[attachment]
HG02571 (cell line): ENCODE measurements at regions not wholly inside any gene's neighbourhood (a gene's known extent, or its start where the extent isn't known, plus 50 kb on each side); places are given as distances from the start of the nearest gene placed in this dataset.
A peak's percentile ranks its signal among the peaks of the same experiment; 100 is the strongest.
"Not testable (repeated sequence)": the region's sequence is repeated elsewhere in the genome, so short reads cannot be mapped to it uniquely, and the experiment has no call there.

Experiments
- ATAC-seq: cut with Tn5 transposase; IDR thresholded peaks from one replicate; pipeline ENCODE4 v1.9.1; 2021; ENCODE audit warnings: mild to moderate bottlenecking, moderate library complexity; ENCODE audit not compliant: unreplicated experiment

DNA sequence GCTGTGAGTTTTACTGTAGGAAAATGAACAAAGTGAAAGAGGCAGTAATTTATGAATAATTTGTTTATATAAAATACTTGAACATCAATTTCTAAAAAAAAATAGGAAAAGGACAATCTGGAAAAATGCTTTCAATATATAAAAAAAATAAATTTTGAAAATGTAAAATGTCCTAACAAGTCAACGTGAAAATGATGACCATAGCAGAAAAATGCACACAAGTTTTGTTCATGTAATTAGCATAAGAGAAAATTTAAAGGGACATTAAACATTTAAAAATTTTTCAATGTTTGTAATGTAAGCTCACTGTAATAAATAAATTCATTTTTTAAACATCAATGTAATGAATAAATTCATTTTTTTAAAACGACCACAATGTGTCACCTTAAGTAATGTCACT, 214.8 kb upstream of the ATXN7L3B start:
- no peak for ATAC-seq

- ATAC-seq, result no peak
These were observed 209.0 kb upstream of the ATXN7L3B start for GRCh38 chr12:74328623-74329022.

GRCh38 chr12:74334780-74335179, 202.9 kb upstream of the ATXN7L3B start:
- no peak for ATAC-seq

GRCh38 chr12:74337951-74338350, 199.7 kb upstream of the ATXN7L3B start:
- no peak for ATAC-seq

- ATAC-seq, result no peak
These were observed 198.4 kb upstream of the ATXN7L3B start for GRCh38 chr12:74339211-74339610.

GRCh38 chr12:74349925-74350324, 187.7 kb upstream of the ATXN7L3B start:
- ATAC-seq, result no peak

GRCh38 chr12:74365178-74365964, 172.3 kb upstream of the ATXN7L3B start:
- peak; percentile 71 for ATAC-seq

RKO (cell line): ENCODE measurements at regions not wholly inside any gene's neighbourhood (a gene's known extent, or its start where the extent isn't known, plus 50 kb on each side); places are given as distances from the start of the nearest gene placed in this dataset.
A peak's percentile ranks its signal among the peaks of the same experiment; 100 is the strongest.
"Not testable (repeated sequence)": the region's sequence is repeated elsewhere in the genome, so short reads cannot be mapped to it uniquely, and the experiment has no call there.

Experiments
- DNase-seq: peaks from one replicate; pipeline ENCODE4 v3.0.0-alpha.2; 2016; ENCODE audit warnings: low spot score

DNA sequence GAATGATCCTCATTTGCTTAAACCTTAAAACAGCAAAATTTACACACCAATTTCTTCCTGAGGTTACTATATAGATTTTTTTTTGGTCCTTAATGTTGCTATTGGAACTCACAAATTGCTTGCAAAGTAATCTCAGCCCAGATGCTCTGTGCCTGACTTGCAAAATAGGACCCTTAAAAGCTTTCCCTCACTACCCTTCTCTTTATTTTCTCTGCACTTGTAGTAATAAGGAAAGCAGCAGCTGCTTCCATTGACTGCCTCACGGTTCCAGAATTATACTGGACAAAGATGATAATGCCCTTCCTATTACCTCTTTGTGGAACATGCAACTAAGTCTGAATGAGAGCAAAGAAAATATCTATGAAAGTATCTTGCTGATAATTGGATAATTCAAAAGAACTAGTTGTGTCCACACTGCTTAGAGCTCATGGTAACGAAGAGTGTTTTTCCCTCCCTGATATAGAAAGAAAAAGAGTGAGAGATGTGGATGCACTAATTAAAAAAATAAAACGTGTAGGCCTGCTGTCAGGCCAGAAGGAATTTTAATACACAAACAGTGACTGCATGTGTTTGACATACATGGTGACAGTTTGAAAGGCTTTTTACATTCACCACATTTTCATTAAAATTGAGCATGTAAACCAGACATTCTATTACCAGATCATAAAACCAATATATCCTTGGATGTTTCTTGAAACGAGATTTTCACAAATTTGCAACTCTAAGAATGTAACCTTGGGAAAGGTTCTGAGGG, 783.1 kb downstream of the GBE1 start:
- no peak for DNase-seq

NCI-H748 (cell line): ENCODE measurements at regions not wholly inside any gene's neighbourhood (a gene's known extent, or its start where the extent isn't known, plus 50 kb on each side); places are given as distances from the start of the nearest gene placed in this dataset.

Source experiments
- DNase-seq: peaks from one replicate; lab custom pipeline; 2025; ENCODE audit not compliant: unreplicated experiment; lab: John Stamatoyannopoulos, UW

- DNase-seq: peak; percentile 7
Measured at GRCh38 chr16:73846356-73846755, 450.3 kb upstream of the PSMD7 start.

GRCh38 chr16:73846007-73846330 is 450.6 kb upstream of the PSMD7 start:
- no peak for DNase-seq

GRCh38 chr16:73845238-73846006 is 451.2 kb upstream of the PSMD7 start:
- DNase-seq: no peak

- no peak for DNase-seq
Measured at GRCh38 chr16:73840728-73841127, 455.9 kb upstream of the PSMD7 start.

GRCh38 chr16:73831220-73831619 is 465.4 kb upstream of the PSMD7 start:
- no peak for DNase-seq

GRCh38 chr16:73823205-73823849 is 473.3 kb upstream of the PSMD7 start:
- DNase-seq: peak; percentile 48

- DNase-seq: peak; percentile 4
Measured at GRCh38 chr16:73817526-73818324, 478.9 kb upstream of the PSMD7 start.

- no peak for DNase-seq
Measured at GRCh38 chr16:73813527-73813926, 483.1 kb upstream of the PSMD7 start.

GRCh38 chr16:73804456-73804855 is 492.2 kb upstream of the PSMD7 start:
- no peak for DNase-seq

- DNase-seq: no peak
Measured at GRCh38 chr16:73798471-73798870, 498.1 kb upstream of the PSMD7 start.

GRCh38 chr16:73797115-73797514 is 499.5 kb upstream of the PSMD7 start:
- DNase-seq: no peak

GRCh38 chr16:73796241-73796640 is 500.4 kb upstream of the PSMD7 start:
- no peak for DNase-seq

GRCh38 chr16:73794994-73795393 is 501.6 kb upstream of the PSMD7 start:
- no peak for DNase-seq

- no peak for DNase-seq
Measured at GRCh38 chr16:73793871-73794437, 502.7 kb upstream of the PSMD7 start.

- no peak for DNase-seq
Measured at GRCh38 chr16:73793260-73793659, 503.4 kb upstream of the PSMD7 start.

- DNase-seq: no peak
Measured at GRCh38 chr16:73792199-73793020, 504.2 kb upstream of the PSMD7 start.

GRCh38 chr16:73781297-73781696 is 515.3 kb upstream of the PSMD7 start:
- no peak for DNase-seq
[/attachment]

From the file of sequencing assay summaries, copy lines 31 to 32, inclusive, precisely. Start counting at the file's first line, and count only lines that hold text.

Measured at GRCh38 chr16:73846356-73846755, 450.3 kb upstream of the PSMD7 start.

GRCh38 chr16:73846007-73846330 is 450.6 kb upstream of the PSMD7 start: